Welp. Here we are on the day of the largest annual secular holiday in the United States – Super Bowl Sunday. Later today at 6:30PM Eastern time, the Seattle Seahawks and Denver Broncos will kick-off at “MetLife” Stadium in East Rutherford, NJ for Super Bowl XLVIII. This is the first Super Bowl played outdoors in the north. Super Bowls XVI and XL were both played in Detroit albeit indoors at the Pontiac Silverdome and Ford Field respectively.
It looks like the NFL is going to be somewhat lucky with the weather forecast. From Weather.com:
Super Bowl Sunday: We do expect a cold front to slide through during the day, however, it may have very little moisture to work with, and most of the cold air should lag well behind the front. We can’t rule out patchy light rain or drizzle as the front glides through. Daytime highs should rise well into the 40s, possibly the warmest day in almost two weeks.
Outlook for the Super Bowl (6:30 p.m ET): Kickoff temperature should be in the upper 30s or low 40s. A northwest breeze around 10 mph may linger into the game, but we’re not expecting wind to be a major factor. We can’t rule out a sprinkle or patchy drizzle, but the chance of this is low.
Yep. Given the bitter cold temps the past couple of weeks, having temps in the upper thirties to low forties makes it almost a heat wave. However, if that “sprinkle or patchy drizzle” should come about, folks might almost prefer temps below freezing with snow.
This Budweiser commercial is already getting buzz as possibly THE commercial this year.
This article talks about how folks can’t walk to the stadium, can’t take a cab or get dropped off, can’t tailgate, and have to use NFL “approved” shuttles (at $51 a pop) or New Jersey Transit. And someone tell me again why the NFL is “non-profit?”
This week’s Sports Illustrated (February 3, 2014 – Sochi Olympics Preview Issue – behind a pay wall) has a number of Super Bowl related articles including a couple of pages of blurbs on the security. One of the security items is an eight foot tall chain link “exclusionary fence” circling the stadium about 300 feet out. Apparently this removes about half of the available parking so probably why there is no tailgating. One of the security “concerns” is protestors “like Teamsters or Occupy” chaining themselves to the exclusionary fence so there are teams dedicated to cutting them loose. I’m still trying to process the combo of “Teamsters and Occupy.”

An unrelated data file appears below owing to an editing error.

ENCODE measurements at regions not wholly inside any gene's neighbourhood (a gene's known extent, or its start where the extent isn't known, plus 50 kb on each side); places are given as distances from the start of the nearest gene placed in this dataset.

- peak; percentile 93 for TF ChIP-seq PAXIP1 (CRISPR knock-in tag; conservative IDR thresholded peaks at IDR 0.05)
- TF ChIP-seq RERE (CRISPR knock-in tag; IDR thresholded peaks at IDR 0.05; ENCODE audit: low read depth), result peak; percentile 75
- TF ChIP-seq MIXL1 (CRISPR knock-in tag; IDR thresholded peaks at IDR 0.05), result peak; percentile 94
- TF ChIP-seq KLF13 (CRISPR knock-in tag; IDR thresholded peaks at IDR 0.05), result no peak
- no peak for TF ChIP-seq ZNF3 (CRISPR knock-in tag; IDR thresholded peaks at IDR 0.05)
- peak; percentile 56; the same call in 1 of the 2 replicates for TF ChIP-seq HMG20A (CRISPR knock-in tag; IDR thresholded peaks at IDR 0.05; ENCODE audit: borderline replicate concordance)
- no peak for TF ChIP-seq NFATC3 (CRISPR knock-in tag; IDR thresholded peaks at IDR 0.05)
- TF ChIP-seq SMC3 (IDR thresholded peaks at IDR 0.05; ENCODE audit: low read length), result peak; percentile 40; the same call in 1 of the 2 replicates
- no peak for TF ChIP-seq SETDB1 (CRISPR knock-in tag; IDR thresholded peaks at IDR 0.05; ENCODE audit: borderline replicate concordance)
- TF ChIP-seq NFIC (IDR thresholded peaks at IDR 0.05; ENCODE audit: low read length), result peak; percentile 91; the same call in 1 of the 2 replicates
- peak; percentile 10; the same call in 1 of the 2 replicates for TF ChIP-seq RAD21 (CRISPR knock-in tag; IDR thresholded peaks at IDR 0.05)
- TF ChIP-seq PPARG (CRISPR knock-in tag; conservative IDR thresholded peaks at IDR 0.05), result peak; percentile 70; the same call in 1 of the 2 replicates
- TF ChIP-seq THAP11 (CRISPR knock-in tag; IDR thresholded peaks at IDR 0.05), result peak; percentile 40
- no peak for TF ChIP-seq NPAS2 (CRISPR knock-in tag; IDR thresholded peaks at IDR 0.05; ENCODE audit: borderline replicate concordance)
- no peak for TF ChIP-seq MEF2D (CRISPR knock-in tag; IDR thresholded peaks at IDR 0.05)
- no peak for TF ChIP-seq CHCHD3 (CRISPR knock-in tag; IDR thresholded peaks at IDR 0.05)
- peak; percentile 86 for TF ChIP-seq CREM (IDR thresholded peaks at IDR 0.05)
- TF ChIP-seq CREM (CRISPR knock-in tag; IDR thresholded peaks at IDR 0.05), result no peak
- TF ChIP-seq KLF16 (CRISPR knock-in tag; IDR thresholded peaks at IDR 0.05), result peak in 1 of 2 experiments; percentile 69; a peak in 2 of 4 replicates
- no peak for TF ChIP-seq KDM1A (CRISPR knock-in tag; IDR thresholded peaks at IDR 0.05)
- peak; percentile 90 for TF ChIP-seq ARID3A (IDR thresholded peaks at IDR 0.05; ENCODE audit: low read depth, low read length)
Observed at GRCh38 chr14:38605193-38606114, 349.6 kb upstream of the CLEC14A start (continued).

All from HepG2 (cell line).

This year’s “media controversy” is apparently that Seahawks running back Marshawn Lynch showed up for the Media Day “festivities” but only stayed six minutes:
The NFL requires players to talk with reporters after games and at select times throughout the week, but was unaware that Lynch hadn’t spoken to the press all season long. Earlier this month the league levied a $50,000 fine against Lynch, which was subsequently postponed with the condition that he comply with NFL media policies throughout the postseason. If Lynch did not make the requisite appearances, the fine would then double.
Lynch was not fined for his quick visit.
There are always various “storylines” for a super bowl. This search from der google gives you a choice of articles on storylines. One of the underlying issues is the question of how Peyton Manning plays in cold weather. If Manning does well, he will tie his brother for Super Bowl rings. Otherwise, Eli maintains the family bragging rights for another year.
I don’t really have that much rooting interest for either team but if I had to choose one, I guess I will hold my nose and (maybe) cheer for Denver since they have three former Kentucky players on the roster with linebackers Danny Trevathan and Wesley Woodyard and tight end Jacob Tamme.
What are you looking forward to in this game? The actual football? Odds are pretty good that the game itself will fall short of a great game. Or are you more interested in the commercials (at $4M per half minute?) Besides the Bud ad I linked above, here’s a link to see some other commercials ahead of time.
Picture from Metropolitan Transit Authority of the State of New York licensed under Creative Commons